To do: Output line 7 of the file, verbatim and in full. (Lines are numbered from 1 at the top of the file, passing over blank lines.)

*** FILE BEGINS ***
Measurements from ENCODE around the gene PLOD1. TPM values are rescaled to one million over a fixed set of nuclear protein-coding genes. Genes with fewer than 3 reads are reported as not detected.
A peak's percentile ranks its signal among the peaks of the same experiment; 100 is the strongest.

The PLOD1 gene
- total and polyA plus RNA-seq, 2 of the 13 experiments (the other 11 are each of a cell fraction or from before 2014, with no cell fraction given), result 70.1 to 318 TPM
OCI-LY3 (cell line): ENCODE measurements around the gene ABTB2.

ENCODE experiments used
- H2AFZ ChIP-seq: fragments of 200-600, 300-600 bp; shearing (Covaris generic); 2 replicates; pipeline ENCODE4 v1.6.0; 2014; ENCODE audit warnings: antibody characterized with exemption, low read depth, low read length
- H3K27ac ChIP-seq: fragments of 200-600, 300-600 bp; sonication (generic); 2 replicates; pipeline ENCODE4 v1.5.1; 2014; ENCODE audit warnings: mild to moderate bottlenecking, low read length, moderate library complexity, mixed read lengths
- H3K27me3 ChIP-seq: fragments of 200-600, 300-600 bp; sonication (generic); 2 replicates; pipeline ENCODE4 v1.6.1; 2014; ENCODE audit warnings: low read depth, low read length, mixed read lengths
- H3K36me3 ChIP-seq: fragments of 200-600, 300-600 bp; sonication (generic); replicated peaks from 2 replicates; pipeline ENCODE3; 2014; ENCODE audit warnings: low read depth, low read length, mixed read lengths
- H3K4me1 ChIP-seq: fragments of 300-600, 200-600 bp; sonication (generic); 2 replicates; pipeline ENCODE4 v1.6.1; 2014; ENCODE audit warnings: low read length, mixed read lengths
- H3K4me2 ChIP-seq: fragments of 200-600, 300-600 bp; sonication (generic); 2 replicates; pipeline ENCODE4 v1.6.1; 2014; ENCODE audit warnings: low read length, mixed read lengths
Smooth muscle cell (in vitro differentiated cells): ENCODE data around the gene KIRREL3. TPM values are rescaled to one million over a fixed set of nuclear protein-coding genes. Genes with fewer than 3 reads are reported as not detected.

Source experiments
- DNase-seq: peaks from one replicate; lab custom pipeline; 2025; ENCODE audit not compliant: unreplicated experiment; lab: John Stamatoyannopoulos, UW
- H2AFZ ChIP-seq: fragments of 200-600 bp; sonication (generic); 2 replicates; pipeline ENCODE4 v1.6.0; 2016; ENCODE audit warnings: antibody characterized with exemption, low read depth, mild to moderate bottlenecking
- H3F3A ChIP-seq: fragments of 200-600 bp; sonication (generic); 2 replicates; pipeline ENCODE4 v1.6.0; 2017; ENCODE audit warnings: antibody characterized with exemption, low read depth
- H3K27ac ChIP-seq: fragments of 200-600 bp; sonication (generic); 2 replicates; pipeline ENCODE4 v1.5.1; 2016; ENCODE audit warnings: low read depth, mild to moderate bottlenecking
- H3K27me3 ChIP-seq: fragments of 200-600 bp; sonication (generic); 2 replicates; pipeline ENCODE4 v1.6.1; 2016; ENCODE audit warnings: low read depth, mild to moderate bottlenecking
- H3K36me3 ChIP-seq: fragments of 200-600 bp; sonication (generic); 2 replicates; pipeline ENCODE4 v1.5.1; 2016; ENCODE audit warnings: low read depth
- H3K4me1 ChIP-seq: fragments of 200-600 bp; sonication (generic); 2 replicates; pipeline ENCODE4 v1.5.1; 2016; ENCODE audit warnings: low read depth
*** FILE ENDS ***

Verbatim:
- H2AFZ ChIP-seq: fragments of 200-600, 300-600 bp; shearing (Covaris generic); 2 replicates; pipeline ENCODE4 v1.6.0; 2014; ENCODE audit warnings: antibody characterized with exemption, low read depth, low read length